If you are thinking of selling your business and you are not sure what due diligence entails, how long, what to look out for and / or more importantly, if you are not feeling excited about the actual due diligence process, read on. I am certain this will of significant help to you.
This should apply to every size of business, but I am writing this more in terms of small businesses. It can be across any industry.
Due Diligence during the sale of a business should feel exciting and liberating. It is another step closer to realizing all the blood, sweat, tears and investments that went into your business. If it does not feel exciting, you can be certain it will not yield the results you are hoping to get from the sale. Fortunately most of this can be fixed!
To start with, hopefully, you have gone through the process of vetting your business so that it is ready to get the premium it deserves, secured a good buyer (or better still, buyers) and signed a good LOI. If you are not sure, I wrote an article on how to ensure you get the best value of your business —highly suggest you read it here.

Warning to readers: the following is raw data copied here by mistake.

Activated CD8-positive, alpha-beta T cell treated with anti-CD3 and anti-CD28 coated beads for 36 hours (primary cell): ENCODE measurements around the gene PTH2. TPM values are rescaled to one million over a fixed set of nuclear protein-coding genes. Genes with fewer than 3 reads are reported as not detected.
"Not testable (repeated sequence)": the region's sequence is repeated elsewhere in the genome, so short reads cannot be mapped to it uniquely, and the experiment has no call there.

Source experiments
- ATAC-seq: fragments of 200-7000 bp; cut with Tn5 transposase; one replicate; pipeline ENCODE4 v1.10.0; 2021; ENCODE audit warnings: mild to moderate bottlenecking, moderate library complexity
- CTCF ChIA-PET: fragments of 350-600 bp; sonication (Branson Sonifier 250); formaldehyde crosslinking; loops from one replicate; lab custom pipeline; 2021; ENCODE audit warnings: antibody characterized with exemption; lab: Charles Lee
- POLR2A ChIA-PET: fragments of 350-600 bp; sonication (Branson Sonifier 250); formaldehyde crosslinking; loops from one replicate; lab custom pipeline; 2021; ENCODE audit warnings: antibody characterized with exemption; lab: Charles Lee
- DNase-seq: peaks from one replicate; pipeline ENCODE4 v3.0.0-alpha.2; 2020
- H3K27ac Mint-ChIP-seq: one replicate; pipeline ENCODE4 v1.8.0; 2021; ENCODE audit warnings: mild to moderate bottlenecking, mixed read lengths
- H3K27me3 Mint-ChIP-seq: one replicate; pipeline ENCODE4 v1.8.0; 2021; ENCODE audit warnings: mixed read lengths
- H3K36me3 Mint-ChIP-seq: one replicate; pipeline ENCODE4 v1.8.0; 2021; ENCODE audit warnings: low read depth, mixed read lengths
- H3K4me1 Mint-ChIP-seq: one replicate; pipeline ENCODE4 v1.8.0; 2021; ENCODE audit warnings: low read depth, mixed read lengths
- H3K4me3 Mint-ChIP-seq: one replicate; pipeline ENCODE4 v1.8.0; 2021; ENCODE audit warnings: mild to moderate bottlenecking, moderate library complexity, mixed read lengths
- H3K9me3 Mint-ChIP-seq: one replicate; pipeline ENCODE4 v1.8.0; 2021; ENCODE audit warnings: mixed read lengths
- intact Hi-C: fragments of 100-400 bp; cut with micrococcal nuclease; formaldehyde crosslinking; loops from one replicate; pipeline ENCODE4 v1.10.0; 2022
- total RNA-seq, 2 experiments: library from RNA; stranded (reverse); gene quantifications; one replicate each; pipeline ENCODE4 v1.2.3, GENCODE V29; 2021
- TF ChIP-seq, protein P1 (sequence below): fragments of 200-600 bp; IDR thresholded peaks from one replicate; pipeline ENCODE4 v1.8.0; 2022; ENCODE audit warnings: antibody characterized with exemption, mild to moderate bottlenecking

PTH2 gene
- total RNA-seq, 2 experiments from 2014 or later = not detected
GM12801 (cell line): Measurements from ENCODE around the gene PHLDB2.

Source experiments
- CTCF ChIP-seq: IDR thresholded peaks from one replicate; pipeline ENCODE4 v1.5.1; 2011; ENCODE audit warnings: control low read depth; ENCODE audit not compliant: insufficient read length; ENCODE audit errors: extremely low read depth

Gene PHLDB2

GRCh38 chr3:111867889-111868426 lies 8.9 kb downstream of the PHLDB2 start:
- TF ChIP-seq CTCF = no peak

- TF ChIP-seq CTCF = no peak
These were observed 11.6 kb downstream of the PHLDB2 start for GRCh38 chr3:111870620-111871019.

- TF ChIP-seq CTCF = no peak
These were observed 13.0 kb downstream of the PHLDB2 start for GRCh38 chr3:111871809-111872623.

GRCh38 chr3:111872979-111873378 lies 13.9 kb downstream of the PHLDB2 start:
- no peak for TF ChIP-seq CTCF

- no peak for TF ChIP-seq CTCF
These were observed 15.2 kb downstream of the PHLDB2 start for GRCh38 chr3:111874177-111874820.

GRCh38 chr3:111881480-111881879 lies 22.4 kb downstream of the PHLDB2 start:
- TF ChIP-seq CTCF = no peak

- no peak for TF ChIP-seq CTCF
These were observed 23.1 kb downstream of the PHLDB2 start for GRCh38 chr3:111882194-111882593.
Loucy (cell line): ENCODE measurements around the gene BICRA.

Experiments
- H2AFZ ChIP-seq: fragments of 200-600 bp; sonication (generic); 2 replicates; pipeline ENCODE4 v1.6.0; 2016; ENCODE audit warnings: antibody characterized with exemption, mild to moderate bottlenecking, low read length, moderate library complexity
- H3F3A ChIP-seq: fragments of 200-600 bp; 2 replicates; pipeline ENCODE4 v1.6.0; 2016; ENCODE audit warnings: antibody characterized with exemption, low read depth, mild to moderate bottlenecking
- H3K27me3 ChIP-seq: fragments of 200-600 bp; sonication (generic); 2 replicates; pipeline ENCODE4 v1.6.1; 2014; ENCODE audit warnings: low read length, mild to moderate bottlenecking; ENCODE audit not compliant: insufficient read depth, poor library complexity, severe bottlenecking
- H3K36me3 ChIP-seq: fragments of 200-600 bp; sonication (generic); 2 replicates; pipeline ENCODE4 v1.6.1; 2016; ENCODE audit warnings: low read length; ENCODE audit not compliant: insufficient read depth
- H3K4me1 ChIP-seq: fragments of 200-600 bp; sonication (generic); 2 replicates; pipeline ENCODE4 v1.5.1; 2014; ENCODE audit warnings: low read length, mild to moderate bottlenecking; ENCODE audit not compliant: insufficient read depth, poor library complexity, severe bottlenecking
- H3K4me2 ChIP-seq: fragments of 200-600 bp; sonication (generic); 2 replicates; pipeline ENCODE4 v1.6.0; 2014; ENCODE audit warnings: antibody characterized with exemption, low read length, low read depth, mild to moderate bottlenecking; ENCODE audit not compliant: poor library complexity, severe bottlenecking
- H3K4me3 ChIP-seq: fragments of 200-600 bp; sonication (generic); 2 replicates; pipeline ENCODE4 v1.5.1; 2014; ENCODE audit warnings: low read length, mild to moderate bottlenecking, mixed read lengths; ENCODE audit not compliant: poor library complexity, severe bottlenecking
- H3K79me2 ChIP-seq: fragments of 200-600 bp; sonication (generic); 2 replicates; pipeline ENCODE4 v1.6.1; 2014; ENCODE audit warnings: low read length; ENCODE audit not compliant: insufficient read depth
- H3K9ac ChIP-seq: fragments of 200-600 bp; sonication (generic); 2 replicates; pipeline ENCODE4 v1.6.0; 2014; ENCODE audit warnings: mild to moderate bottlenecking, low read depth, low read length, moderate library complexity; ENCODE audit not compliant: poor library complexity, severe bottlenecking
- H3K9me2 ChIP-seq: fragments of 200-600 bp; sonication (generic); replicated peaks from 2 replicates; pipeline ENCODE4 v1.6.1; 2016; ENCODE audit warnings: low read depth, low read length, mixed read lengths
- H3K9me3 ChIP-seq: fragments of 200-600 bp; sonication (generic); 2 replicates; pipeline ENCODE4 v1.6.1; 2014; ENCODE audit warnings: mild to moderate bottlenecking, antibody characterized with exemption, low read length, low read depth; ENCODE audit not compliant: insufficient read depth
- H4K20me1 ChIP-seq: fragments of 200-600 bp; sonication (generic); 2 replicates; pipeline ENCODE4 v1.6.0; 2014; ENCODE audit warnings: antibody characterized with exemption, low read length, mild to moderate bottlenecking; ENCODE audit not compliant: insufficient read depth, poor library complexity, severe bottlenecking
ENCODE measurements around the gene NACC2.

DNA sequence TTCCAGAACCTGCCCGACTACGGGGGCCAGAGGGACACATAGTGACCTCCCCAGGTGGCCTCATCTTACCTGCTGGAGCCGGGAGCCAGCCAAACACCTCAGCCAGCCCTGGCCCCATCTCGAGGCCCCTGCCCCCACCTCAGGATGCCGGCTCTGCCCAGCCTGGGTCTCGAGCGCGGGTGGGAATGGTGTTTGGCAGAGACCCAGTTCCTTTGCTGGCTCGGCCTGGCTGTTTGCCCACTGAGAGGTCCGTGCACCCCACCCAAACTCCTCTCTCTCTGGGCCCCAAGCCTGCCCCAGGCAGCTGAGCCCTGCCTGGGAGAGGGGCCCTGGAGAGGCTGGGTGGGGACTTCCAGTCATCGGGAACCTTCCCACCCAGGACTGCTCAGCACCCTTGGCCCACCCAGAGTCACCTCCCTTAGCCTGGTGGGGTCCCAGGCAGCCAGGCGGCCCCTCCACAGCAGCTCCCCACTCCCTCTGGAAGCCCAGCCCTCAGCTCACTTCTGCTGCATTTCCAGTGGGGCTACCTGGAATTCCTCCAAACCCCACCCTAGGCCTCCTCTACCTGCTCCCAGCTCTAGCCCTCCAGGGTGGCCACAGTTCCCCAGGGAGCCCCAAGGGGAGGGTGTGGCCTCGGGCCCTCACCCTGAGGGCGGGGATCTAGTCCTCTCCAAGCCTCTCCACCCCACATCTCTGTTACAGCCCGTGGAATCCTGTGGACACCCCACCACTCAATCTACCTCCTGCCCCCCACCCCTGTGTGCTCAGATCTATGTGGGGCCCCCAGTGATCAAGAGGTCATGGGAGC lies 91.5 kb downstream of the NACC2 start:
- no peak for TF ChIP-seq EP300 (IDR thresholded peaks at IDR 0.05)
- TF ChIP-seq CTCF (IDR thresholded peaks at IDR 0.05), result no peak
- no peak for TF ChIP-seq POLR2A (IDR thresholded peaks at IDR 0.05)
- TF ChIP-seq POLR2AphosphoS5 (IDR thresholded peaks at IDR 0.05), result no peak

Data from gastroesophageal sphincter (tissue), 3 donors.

Let’s get into it!
What is due diligence exactly?
Due diligence is the process a prospective buyer (after signing a letter or intent to buy) will get into the weeds of your company to ensure that his / her investment is going to bring the profits and / or strategic benefits desired post-sale. In other words it is a complete inspection of your business. Typically the due diligence will entail thorough inspection of your financials, operations, legal structures, risks and opportunities, historical and future projections and assumptions.
There are many due diligence checklists you can find online — mostly written from the point of view of the buyer. Suggest you go through a few of them. They will give you a good idea of what the seller will seek and want from your business during the process. Broadly there are 3 categories.